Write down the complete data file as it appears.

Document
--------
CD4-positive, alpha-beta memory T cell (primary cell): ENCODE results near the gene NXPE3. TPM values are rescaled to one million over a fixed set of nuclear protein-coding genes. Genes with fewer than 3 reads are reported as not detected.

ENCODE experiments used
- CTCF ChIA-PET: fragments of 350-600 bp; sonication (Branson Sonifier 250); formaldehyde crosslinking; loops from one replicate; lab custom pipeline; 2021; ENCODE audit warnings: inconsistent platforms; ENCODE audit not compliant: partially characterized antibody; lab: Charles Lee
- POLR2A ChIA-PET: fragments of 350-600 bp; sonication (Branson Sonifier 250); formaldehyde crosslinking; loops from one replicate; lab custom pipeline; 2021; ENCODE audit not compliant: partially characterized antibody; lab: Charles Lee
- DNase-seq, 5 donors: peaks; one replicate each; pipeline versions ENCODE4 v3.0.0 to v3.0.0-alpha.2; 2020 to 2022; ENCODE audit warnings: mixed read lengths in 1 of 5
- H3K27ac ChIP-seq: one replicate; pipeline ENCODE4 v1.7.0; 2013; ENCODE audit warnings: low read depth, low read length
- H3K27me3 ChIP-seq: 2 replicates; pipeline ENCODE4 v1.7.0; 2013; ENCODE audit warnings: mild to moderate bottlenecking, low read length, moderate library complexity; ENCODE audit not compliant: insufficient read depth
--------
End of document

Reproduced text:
CD4-positive, alpha-beta memory T cell (primary cell): ENCODE results near the gene NXPE3. TPM values are rescaled to one million over a fixed set of nuclear protein-coding genes. Genes with fewer than 3 reads are reported as not detected.

ENCODE experiments used
- CTCF ChIA-PET: fragments of 350-600 bp; sonication (Branson Sonifier 250); formaldehyde crosslinking; loops from one replicate; lab custom pipeline; 2021; ENCODE audit warnings: inconsistent platforms; ENCODE audit not compliant: partially characterized antibody; lab: Charles Lee
- POLR2A ChIA-PET: fragments of 350-600 bp; sonication (Branson Sonifier 250); formaldehyde crosslinking; loops from one replicate; lab custom pipeline; 2021; ENCODE audit not compliant: partially characterized antibody; lab: Charles Lee
- DNase-seq, 5 donors: peaks; one replicate each; pipeline versions ENCODE4 v3.0.0 to v3.0.0-alpha.2; 2020 to 2022; ENCODE audit warnings: mixed read lengths in 1 of 5
- H3K27ac ChIP-seq: one replicate; pipeline ENCODE4 v1.7.0; 2013; ENCODE audit warnings: low read depth, low read length
- H3K27me3 ChIP-seq: 2 replicates; pipeline ENCODE4 v1.7.0; 2013; ENCODE audit warnings: mild to moderate bottlenecking, low read length, moderate library complexity; ENCODE audit not compliant: insufficient read depth